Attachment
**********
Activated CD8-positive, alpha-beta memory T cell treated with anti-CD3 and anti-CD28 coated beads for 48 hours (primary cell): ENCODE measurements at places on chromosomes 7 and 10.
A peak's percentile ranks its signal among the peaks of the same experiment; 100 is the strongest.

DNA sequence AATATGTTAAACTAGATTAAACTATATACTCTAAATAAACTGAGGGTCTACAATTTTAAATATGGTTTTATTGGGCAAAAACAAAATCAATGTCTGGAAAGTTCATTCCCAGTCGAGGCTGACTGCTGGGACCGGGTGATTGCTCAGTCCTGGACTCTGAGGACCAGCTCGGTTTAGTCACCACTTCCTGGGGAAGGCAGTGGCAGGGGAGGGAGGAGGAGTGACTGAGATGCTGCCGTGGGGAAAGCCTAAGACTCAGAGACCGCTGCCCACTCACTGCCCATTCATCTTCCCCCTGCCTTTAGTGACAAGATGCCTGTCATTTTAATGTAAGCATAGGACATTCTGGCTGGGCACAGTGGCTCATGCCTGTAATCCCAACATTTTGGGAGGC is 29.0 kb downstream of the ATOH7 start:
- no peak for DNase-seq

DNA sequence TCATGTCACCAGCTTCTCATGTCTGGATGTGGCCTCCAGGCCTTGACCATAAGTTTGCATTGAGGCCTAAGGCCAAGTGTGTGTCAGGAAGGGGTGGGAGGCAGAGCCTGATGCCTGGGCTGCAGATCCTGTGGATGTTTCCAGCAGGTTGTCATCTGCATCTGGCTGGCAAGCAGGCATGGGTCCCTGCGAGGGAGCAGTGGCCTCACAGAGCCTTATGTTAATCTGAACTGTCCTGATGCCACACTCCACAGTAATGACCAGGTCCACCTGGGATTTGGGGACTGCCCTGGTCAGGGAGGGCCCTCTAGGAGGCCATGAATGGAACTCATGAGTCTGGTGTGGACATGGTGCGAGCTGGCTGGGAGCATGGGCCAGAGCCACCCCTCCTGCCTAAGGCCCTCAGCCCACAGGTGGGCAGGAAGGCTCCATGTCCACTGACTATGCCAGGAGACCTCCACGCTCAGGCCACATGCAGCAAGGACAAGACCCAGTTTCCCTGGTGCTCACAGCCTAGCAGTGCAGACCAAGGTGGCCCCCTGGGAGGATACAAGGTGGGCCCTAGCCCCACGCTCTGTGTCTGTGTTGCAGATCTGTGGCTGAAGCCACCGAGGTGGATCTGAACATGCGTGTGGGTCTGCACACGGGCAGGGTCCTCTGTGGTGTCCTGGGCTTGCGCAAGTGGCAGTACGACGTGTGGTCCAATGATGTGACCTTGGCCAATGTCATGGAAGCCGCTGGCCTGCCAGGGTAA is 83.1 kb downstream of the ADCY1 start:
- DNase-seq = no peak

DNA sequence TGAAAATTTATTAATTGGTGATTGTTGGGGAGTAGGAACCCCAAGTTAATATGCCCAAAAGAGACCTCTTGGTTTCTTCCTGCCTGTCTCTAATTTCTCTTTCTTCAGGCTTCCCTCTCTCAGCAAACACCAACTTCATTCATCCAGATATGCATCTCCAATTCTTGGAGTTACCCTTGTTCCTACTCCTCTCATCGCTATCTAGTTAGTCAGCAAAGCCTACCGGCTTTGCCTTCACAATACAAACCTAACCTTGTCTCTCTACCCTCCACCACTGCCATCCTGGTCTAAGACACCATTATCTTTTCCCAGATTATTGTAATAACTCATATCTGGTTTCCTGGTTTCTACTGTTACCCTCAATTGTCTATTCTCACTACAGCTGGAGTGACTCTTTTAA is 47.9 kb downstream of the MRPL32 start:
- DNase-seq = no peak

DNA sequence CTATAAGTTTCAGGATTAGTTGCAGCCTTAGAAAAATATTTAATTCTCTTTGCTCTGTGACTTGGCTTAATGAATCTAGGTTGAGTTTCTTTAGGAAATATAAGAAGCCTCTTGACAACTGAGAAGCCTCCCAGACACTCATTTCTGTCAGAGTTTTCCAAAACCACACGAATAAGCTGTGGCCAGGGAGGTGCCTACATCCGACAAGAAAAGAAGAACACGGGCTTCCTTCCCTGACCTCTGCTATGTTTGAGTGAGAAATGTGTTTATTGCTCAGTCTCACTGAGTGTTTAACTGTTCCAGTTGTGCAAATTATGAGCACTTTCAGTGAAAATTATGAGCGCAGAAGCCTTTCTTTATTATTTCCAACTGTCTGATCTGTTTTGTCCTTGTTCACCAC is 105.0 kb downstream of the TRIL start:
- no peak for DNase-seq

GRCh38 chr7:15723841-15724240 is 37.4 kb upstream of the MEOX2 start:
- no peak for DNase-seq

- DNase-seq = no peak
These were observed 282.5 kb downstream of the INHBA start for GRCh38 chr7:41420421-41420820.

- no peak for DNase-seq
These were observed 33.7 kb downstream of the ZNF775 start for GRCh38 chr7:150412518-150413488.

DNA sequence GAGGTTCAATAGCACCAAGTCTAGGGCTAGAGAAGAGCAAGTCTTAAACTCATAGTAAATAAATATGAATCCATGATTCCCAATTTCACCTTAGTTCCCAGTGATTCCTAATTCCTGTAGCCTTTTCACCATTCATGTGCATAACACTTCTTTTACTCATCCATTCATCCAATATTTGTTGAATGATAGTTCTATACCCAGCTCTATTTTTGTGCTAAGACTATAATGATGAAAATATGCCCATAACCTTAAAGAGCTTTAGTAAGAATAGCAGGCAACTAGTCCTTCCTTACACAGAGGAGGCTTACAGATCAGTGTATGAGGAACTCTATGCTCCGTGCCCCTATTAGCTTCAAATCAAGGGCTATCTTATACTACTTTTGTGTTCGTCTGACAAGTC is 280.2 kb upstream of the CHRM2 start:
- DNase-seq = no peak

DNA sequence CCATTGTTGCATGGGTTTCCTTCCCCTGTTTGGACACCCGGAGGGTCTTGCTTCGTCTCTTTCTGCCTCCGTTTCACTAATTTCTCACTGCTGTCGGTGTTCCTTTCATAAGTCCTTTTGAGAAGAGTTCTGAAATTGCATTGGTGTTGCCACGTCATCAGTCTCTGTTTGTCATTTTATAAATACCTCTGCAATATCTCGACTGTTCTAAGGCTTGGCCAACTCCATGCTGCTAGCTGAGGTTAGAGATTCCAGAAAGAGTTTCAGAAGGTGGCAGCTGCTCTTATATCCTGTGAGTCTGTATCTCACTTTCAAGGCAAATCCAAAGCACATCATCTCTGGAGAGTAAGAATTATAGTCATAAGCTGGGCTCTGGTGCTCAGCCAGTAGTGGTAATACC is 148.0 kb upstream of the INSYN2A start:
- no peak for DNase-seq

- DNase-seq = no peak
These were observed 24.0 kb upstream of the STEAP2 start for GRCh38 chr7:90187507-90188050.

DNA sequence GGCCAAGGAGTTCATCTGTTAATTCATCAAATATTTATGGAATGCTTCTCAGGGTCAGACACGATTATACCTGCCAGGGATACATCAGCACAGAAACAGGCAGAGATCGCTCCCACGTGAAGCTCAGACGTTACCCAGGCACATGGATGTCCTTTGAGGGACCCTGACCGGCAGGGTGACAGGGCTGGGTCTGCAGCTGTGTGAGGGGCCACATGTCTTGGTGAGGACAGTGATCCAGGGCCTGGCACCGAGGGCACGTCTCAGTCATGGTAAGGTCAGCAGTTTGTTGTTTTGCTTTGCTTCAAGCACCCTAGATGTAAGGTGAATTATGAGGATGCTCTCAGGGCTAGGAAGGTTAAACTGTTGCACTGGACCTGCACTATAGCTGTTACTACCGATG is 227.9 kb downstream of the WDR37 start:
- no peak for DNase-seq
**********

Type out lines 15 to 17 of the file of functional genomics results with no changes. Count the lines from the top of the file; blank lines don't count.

- no peak for DNase-seq
These were observed 33.7 kb downstream of the ZNF775 start for GRCh38 chr7:150412518-150413488.

DNA sequence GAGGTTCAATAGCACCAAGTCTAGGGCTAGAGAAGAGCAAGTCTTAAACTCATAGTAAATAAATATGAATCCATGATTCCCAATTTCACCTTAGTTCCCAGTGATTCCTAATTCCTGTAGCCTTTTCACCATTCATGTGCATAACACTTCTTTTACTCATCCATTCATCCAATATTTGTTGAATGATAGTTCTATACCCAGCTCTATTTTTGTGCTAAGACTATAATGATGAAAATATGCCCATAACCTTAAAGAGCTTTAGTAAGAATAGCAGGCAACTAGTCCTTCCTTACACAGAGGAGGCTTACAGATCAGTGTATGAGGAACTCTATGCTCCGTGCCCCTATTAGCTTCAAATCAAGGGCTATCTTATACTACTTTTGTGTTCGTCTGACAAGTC is 280.2 kb upstream of the CHRM2 start: